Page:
In the 19th century when education was dominated by the twin poles of Classical literature and Christianity, comparing Jesus and Socrates was a favorite essay topic for getting students to think in more profound terms about moral and religious values.
In the first of six lectures titled “Lessons of the Masters on the Art of Teaching,” Norton Lecturer George Steiner revisited that venerable comparison.
Currently an Extraordinary Fellow of Churchill College at the University of Cambridge, Steiner is an internationally renowned scholar of Western culture, language, and intellectual history. Introduced by English and American Literature Department chairman Lawrence Buell as “an unstoppably peregrine individual who does not recall a time when he was not tri-lingual,” Steiner held the large Sanders Theatre audience spellbound with a talk that brought together figures from the whole range of human culture, delivered in a style resonant with earnestness and drama.
Indeed, Steiner seemed quite ready and able to meet the inherent challenge he set himself when he asserted that “great teaching is like watching a great actor perform or a musician play.”
Lecture one, “The Unpublished,” discussed Jesus and Socrates as teachers whose influence has been phenomenally powerful and far-reaching despite the fact that neither of them ever bothered to write down his words.
Jesus and Socrates have something else in common. Both of them resolve a dilemma that has inhered in the teacher-student relationship since the beginning – what happens when the student threatens to surpass his teacher? According to Steiner, there are three major types of relationships: those in which the master destroys the pupil, those in which the pupil destroys the master, or those personified by Jesus and Socrates, “in which the relationship becomes one of love.”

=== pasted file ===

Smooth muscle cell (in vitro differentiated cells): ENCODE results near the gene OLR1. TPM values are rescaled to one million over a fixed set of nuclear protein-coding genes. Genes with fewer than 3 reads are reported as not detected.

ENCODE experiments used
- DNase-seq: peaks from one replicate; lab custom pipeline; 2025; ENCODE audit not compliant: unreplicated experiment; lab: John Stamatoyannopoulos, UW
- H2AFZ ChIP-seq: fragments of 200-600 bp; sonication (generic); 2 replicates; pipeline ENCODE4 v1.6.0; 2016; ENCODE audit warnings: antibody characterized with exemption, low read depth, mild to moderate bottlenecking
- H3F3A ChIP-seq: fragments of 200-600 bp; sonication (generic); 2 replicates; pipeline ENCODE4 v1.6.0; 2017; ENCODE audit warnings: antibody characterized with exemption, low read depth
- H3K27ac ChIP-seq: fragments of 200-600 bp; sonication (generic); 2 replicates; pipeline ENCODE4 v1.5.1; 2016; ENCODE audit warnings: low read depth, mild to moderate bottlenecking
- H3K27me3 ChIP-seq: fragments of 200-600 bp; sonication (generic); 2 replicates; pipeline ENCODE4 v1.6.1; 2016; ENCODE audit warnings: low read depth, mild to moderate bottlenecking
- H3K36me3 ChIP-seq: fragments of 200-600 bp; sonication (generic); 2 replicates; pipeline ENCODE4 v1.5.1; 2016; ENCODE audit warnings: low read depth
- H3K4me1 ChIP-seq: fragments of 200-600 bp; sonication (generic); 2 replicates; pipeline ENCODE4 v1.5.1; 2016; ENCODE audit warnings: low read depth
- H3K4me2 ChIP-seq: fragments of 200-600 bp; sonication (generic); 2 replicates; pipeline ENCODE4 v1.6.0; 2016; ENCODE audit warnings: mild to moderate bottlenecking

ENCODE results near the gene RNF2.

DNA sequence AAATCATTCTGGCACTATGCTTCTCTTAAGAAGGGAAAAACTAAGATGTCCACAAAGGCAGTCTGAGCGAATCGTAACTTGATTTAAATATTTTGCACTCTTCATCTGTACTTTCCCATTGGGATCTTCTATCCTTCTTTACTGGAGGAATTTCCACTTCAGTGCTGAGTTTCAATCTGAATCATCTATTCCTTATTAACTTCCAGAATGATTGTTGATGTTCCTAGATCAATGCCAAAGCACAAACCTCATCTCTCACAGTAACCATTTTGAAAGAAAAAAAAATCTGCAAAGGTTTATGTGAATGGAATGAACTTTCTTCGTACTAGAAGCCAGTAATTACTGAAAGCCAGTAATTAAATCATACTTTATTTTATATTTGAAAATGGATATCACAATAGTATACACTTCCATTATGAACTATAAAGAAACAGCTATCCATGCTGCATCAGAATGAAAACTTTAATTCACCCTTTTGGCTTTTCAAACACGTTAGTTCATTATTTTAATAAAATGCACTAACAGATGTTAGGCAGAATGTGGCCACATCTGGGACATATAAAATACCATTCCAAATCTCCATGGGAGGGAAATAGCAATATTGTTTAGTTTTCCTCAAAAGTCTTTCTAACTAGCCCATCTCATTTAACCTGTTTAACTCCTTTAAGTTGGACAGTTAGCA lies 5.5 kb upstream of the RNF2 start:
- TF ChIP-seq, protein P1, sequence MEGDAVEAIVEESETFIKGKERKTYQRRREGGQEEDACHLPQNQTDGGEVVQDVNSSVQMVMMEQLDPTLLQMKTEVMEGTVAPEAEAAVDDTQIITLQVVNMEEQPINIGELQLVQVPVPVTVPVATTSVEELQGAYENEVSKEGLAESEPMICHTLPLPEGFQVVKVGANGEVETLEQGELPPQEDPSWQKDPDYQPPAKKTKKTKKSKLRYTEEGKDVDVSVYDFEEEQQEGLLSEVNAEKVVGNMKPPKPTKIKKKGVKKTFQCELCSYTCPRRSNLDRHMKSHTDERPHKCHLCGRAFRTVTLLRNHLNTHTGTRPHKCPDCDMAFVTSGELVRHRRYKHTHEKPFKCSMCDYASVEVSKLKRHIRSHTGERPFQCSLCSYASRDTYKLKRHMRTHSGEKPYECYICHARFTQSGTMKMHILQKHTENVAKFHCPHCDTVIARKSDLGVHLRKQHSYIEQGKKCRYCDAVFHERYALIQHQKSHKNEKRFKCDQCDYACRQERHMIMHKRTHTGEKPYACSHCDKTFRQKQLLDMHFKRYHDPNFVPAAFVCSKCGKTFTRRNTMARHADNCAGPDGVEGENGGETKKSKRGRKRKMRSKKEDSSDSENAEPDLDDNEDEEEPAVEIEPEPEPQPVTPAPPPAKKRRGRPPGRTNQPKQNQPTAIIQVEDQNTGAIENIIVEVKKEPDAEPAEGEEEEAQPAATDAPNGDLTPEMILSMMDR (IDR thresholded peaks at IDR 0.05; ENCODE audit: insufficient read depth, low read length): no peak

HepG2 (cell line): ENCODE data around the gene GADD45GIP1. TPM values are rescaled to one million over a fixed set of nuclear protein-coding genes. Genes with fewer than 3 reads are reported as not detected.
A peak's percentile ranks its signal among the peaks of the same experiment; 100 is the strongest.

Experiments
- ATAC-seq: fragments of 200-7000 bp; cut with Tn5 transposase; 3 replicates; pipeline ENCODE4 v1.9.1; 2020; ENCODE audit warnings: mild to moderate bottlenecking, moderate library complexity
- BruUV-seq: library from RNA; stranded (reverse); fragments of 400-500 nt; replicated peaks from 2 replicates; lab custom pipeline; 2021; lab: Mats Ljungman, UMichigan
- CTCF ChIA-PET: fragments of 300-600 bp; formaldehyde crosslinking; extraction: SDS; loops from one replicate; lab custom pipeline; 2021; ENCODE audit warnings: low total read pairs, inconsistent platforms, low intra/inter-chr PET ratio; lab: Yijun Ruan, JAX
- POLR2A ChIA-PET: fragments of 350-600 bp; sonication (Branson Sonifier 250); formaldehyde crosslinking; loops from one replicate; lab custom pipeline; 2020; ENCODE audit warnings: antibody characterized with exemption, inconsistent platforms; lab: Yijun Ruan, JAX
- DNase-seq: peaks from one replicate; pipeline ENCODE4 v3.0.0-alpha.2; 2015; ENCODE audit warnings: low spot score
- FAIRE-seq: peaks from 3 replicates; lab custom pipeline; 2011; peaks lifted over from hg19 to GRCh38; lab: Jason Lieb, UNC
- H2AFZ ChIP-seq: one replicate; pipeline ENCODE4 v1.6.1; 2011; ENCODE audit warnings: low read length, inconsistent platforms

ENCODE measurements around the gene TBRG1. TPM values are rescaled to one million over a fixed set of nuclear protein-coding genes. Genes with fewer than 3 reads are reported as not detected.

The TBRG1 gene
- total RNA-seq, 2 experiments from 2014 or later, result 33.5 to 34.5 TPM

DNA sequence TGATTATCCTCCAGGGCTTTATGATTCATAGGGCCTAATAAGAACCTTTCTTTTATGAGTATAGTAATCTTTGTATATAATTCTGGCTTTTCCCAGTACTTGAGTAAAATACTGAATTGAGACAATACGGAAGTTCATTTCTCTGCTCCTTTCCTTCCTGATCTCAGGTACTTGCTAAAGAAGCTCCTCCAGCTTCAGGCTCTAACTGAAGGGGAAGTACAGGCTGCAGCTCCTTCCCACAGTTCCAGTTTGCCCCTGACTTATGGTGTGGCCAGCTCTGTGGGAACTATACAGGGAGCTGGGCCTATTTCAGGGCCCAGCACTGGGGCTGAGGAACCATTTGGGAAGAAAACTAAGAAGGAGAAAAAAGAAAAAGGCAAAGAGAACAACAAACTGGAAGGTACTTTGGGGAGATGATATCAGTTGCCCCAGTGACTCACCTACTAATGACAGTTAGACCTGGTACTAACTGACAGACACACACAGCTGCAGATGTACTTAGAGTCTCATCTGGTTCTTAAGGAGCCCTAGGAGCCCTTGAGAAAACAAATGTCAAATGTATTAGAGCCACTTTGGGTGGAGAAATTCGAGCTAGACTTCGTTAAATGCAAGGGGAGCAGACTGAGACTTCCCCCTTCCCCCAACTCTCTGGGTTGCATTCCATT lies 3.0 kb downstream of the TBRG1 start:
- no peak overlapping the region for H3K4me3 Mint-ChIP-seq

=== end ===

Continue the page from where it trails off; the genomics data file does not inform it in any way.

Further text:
In discussing Socrates’ relationship with his students, Steiner dwelled particularly on that between Socrates and his favorite pupil, Alcibiades, a young man renowned for his beauty who later became an important political and military figure. So prominent is this relationship, Steiner remarked, that Socrates’ “whole teaching process is inseparable from the homoerotic.”
Steiner also talked about the importance of the oral tradition in the practice of great teachers. Socrates left it to his pupil Plato to write down his teachings and methodology (using the question-and-answer method to draw forth knowledge from people who didn’t realize it was in their possession).
For Socrates, Steiner said, “A good teacher is nothing but an alarm clock awakening us from a state of amnesia.”
For Jesus too, speech and memory are paramount. Steiner believes that the parables and the Sermon on the Mount “were an oral shorthand meant to be memorized.”
Steiner deplored the fact that memorization has been abandoned as a pedagogic tool.
“What we know by heart will grow and exfoliate within us and cannot be taken from us by the state police,” he said.
In next week’s lecture (Oct. 15), “The Rain of Fire,” Steiner promised to discuss encounters between teachers and students that take place in hell.